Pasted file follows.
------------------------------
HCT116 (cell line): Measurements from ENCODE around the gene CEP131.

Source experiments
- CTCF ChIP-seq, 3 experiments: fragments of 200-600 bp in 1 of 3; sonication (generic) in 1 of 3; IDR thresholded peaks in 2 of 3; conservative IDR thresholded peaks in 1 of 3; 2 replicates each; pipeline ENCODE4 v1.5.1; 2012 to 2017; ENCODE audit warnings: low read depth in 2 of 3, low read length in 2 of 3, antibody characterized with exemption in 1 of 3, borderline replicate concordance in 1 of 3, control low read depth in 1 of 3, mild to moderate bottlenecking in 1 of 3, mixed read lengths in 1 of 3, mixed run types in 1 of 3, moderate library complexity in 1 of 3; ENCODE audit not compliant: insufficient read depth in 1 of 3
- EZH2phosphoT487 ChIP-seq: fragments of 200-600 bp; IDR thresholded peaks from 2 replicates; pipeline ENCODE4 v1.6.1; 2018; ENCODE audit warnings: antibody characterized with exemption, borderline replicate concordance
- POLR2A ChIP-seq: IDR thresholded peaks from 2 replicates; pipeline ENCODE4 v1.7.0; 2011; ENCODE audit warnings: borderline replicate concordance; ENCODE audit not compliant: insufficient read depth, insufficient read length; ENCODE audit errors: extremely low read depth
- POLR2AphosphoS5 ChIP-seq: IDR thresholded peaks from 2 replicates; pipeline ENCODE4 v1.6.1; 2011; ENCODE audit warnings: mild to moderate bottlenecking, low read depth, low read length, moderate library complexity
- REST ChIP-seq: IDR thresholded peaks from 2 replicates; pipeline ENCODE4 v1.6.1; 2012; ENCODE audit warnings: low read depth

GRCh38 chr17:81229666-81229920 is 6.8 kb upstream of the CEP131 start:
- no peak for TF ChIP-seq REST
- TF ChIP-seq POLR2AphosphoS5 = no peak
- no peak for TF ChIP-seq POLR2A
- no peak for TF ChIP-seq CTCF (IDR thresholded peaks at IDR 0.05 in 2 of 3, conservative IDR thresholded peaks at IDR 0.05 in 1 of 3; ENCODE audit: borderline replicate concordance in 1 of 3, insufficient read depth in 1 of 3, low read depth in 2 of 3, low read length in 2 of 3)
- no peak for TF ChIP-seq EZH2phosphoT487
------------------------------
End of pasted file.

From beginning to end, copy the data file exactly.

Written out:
HCT116 (cell line): Measurements from ENCODE around the gene CEP131.

Source experiments
- CTCF ChIP-seq, 3 experiments: fragments of 200-600 bp in 1 of 3; sonication (generic) in 1 of 3; IDR thresholded peaks in 2 of 3; conservative IDR thresholded peaks in 1 of 3; 2 replicates each; pipeline ENCODE4 v1.5.1; 2012 to 2017; ENCODE audit warnings: low read depth in 2 of 3, low read length in 2 of 3, antibody characterized with exemption in 1 of 3, borderline replicate concordance in 1 of 3, control low read depth in 1 of 3, mild to moderate bottlenecking in 1 of 3, mixed read lengths in 1 of 3, mixed run types in 1 of 3, moderate library complexity in 1 of 3; ENCODE audit not compliant: insufficient read depth in 1 of 3
- EZH2phosphoT487 ChIP-seq: fragments of 200-600 bp; IDR thresholded peaks from 2 replicates; pipeline ENCODE4 v1.6.1; 2018; ENCODE audit warnings: antibody characterized with exemption, borderline replicate concordance
- POLR2A ChIP-seq: IDR thresholded peaks from 2 replicates; pipeline ENCODE4 v1.7.0; 2011; ENCODE audit warnings: borderline replicate concordance; ENCODE audit not compliant: insufficient read depth, insufficient read length; ENCODE audit errors: extremely low read depth
- POLR2AphosphoS5 ChIP-seq: IDR thresholded peaks from 2 replicates; pipeline ENCODE4 v1.6.1; 2011; ENCODE audit warnings: mild to moderate bottlenecking, low read depth, low read length, moderate library complexity
- REST ChIP-seq: IDR thresholded peaks from 2 replicates; pipeline ENCODE4 v1.6.1; 2012; ENCODE audit warnings: low read depth

GRCh38 chr17:81229666-81229920 is 6.8 kb upstream of the CEP131 start:
- no peak for TF ChIP-seq REST
- TF ChIP-seq POLR2AphosphoS5 = no peak
- no peak for TF ChIP-seq POLR2A
- no peak for TF ChIP-seq CTCF (IDR thresholded peaks at IDR 0.05 in 2 of 3, conservative IDR thresholded peaks at IDR 0.05 in 1 of 3; ENCODE audit: borderline replicate concordance in 1 of 3, insufficient read depth in 1 of 3, low read depth in 2 of 3, low read length in 2 of 3)
- no peak for TF ChIP-seq EZH2phosphoT487